Friday, November 25, 2005

Great Tidings

It is, I think, significant that certain days stand out in memory and beckon for our attention and reflection. We purpose them, plan them and then, counter intuitively, allow our plans to unfold, acknowledging in so many words that plans are (very routinely) lists of things that do not happen. And these plans and the reality that follows them quickly become the stuff of myth and legend. The thanksgiving dinner, when the daughter of your second cousin turned the heat up on the stove and browned, blackened and burnt the Bird beyond recognition as the until-that-moment-quiet nephew began to pour gravy into the sweet potatoes, quietly begs to be recounted over Thanksgivings present and future. The road trips to homes of friends and family, which began in earnest and ended in cheap motel rooms, sadly picking away at KFC drumsticks as we imagined that heroic bird, great and glistening, laid to final rest upon the dinner table to be drawn and quartered before the family, still await us through unsuspecting short cuts and diversions. These days we set aside to celebrate human virtues (gratefulness, giving, sacrifice, honor) become and remain so (in the heart and mind of this reporter) only by the effort we exert to honor the values for which they stand. In that spirit, I would like to share my thanks for those that have stood by me, beaten me when I needed it, lifted me when I could not walk, encouraged me, laughed with me, shared time and money and shoulders. I am, in short, inexhaustibly grateful to you: my friends and family. I hope this Thanksgiving found you well, with full bellies and loosened belts and leftovers on speed dial. Nurse your bellies, all of you.

Shalom.

Monday, November 14, 2005

"W"it

I must have some repressed self-loathing, because my brain unleashed a fury of W’s drivel in my dream last night. I wish I could remember more of it, but the only phrase that remains (and picture him with his usual…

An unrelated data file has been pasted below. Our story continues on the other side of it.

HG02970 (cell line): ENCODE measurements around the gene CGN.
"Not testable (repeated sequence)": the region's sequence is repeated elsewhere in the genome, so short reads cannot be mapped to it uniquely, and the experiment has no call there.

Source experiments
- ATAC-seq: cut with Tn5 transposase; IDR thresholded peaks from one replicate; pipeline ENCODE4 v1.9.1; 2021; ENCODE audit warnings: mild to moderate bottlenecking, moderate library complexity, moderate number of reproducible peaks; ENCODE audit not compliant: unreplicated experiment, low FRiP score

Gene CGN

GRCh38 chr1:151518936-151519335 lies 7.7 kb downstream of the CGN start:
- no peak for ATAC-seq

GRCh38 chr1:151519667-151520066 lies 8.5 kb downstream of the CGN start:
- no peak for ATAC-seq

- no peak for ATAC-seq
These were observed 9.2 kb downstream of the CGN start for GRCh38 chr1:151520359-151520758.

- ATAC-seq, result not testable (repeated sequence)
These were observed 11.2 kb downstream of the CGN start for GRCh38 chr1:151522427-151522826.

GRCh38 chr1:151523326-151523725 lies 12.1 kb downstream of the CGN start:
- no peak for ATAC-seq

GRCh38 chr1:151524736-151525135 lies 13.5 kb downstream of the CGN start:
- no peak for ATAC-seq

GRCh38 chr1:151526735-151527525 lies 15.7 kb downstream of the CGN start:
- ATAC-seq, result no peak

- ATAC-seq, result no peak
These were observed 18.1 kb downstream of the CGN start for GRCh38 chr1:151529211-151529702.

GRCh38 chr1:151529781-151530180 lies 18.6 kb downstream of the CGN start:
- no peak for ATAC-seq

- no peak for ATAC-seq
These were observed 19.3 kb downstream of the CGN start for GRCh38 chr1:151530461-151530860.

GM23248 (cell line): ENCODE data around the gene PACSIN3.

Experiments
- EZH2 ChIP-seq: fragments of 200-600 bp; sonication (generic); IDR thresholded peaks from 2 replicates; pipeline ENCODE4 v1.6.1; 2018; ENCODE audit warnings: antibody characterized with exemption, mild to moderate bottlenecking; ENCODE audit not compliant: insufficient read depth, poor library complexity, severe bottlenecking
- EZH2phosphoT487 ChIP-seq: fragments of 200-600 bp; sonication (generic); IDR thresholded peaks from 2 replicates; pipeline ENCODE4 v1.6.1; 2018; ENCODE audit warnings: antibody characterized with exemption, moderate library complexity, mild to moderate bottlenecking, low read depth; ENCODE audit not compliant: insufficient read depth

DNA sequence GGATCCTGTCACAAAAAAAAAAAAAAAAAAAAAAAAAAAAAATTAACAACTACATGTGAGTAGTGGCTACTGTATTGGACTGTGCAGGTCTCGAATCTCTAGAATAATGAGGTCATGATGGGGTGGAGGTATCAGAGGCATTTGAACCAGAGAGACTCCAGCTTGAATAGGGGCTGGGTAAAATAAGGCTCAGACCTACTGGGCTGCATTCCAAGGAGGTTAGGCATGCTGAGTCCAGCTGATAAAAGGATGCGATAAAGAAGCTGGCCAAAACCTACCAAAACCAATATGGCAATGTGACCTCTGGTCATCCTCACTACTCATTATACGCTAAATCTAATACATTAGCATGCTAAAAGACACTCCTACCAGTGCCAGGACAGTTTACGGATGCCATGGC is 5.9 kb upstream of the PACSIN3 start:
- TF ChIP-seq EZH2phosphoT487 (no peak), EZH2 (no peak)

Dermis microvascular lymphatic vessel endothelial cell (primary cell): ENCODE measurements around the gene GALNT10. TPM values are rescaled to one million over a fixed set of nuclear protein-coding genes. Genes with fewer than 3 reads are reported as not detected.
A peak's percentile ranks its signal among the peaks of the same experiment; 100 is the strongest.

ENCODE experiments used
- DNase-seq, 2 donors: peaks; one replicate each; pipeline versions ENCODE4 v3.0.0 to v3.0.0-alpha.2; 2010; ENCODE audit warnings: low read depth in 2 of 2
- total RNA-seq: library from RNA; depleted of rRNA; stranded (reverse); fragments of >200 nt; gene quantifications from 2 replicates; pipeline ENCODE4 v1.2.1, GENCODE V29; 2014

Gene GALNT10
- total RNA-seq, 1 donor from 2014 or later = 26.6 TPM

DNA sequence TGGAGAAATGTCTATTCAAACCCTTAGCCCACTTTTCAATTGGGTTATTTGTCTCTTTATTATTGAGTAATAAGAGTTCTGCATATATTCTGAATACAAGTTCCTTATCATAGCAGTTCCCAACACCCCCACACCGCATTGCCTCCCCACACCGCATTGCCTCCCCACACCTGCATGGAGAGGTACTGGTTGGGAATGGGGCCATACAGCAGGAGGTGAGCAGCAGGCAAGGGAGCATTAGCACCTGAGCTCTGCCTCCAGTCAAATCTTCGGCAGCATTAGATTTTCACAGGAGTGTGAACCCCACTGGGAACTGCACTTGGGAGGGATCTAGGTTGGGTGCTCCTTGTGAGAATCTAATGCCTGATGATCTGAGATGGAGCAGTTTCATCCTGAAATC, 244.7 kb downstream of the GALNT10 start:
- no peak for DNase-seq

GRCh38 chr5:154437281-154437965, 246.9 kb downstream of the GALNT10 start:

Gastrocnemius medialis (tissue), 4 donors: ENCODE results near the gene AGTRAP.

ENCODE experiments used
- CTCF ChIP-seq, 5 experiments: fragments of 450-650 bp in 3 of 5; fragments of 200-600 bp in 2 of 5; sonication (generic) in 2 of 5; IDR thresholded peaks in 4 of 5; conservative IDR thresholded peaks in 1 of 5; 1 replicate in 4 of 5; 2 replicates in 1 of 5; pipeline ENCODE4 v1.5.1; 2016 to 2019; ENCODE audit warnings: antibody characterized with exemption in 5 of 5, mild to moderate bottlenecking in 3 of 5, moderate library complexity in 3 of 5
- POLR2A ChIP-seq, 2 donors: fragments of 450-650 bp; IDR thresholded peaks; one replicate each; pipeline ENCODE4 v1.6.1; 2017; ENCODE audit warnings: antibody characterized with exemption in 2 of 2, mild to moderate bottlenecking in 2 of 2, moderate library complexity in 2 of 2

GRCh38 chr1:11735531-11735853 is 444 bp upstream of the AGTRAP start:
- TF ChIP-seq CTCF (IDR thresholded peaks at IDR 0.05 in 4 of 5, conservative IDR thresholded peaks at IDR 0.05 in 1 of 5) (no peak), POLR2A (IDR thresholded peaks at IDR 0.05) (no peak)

--I wish I could describe this particular expression more concisely, but I can’t quite reduce it to those few and precise words that would normally form a well-crafted insult (and, in this case, purely objective observation). It’s that look when he leans forward on a podium, eyes staring hazily forward as his brain fumbles for any series of words that could comprise competent speech, almost as if he expects the audience to gaze at him with admiration as he stares down with non-comprehension, asphyxiating arrogance, and something between conceit and pert ignorance, that fills you with rage at the man; for not only is he an idiot, but he clearly has opposite delusions about the same fact. It’s more than the vacancy between his ear canals, though; it’s the utterly false assumptions that he seems to possess about his own character and the character of his audience. I could rant for pages on this frustrating flaw in his moral and intellectual fiber. When he announced his Harriet Myers appointment to the Supreme Court (if you saw this clip on the news, you’ll know exactly the look that I want to capture) he said, (I paraphrase), “The best idea I’ve heard in a long time is to appoint someone to the judicial seat who has never been a judge (or practiced real law).”

…back to the dream) clear is, (W’ concluding his speech), “…so I figured if I can’t win an argument, maybe I can win a war.”